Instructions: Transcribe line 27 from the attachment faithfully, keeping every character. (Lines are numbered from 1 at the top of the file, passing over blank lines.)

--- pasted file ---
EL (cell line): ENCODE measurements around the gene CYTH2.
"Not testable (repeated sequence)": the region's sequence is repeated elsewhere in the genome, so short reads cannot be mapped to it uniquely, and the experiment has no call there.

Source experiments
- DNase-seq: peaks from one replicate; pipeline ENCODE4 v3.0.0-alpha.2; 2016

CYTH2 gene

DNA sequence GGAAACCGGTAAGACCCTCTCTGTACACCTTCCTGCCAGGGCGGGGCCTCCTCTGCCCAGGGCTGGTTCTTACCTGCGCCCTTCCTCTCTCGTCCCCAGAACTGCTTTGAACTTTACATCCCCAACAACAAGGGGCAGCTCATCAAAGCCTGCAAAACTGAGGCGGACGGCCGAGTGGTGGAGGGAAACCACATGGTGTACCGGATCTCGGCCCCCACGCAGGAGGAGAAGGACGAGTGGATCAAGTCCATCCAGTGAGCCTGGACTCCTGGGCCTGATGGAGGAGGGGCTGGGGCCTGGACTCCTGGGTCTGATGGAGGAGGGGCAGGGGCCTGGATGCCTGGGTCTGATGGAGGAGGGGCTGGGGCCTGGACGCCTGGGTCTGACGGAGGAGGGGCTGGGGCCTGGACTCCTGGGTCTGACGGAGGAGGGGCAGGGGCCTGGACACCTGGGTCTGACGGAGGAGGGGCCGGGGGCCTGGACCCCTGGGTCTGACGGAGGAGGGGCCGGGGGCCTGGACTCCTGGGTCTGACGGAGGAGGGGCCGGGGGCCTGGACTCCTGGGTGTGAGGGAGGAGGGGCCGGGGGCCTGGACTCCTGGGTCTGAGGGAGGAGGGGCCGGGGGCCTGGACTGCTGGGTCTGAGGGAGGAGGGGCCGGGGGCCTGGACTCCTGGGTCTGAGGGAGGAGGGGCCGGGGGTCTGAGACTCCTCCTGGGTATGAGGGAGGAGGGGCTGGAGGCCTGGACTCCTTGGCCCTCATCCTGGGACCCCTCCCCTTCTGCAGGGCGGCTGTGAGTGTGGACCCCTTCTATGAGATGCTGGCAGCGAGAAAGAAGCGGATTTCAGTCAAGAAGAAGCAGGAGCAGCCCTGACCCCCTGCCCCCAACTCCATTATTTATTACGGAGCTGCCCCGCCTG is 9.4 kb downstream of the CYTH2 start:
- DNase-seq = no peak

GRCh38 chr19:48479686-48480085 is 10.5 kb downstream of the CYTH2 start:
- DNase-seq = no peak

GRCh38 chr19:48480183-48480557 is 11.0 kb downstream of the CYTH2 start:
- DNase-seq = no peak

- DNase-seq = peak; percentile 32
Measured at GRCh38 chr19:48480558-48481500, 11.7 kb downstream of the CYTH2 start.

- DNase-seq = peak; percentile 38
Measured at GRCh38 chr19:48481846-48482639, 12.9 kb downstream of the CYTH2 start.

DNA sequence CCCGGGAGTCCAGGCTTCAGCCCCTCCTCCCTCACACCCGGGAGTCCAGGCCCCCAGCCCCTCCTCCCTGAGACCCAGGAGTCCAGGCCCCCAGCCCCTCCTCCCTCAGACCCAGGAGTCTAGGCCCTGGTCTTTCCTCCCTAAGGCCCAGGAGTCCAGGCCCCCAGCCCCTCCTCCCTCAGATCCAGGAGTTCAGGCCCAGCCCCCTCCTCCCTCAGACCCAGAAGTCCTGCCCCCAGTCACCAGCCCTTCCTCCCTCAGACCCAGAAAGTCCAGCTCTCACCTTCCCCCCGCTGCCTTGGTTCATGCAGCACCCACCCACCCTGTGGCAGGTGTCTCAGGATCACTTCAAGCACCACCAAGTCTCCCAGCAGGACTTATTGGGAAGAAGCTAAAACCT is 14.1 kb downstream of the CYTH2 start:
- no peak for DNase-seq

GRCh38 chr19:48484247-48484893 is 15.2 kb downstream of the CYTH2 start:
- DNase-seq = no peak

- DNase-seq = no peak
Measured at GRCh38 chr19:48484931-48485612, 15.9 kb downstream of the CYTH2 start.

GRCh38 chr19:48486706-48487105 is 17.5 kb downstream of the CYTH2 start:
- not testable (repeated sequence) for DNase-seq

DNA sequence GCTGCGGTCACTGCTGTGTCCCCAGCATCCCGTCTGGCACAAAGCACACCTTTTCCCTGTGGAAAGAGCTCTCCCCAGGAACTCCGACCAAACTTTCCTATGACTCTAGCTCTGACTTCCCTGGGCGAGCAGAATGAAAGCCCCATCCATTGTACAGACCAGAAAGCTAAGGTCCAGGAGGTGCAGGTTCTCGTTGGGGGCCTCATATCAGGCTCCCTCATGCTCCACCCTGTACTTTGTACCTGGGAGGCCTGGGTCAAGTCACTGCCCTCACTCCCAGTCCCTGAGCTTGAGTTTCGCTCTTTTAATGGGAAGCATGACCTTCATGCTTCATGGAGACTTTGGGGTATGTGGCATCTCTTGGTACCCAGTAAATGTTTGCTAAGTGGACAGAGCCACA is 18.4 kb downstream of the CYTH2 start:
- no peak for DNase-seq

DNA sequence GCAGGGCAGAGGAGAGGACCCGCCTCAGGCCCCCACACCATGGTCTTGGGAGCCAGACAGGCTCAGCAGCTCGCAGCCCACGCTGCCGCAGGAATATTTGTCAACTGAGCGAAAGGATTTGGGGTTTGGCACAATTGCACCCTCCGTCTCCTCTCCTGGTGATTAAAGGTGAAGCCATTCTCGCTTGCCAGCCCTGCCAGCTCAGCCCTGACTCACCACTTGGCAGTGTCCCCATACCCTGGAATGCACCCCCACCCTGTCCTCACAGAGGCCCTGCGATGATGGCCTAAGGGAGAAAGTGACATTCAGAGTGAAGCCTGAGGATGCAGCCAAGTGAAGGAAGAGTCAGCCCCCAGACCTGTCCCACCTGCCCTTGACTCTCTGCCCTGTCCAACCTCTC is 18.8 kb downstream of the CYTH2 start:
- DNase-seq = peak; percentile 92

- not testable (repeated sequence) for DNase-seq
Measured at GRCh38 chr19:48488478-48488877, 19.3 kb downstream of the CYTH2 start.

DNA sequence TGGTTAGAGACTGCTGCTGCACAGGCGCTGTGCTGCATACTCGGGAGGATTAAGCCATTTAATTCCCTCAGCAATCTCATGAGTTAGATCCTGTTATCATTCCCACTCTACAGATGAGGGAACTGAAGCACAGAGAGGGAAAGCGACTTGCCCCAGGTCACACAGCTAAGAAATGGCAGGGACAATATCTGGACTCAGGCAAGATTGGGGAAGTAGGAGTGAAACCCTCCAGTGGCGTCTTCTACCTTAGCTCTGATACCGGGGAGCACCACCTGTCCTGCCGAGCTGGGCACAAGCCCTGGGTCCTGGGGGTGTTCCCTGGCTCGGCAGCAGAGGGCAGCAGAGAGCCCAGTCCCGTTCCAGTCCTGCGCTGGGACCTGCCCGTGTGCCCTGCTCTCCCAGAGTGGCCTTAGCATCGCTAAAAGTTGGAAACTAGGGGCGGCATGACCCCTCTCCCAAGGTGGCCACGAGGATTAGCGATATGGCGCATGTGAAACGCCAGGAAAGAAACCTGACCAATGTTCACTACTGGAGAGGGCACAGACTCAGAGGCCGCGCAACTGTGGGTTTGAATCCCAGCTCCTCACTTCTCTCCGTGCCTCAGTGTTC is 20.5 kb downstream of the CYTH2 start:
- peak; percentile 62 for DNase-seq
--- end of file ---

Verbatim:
- DNase-seq = peak; percentile 92